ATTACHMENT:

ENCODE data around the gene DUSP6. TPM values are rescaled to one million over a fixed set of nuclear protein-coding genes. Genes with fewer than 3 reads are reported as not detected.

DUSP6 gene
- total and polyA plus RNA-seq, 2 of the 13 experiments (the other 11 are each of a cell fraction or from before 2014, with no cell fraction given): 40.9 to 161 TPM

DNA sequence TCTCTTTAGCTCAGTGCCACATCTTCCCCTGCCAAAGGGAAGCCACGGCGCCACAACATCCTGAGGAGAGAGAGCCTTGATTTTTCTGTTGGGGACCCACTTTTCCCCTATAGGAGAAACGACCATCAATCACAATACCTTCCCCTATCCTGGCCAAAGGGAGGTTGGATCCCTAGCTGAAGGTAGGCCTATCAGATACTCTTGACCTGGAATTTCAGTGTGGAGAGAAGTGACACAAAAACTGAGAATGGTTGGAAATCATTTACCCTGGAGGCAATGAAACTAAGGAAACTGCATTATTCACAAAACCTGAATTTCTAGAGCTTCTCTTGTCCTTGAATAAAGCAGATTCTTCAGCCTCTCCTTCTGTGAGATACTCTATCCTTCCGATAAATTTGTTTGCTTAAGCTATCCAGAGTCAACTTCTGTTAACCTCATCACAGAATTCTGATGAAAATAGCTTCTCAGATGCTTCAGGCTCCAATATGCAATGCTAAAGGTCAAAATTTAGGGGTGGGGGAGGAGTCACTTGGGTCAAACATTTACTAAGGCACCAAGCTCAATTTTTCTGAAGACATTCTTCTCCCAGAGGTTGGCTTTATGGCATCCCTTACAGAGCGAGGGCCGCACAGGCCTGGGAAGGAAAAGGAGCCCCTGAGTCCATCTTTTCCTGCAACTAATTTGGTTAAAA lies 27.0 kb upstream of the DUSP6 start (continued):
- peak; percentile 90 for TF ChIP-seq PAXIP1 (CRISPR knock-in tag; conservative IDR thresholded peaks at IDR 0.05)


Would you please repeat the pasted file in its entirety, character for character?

ENCODE data around the gene DUSP6. TPM values are rescaled to one million over a fixed set of nuclear protein-coding genes. Genes with fewer than 3 reads are reported as not detected.

DUSP6 gene
- total and polyA plus RNA-seq, 2 of the 13 experiments (the other 11 are each of a cell fraction or from before 2014, with no cell fraction given): 40.9 to 161 TPM

DNA sequence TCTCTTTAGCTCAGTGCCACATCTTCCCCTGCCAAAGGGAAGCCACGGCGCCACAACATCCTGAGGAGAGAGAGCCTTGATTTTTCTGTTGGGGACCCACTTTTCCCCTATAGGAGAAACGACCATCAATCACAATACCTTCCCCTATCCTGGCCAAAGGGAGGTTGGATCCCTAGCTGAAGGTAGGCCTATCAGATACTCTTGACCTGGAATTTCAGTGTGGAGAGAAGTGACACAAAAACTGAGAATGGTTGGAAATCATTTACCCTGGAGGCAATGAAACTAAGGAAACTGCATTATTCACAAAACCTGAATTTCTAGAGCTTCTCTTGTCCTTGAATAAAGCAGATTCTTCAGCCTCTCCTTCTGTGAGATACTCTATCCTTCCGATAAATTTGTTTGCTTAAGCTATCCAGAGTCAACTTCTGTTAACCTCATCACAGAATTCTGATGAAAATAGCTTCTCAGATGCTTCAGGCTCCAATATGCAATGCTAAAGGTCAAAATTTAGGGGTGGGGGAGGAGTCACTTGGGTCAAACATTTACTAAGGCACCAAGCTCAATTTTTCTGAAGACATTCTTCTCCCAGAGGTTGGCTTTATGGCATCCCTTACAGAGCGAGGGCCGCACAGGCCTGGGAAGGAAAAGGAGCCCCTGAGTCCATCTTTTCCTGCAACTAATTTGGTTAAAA lies 27.0 kb upstream of the DUSP6 start (continued):
- peak; percentile 90 for TF ChIP-seq PAXIP1 (CRISPR knock-in tag; conservative IDR thresholded peaks at IDR 0.05)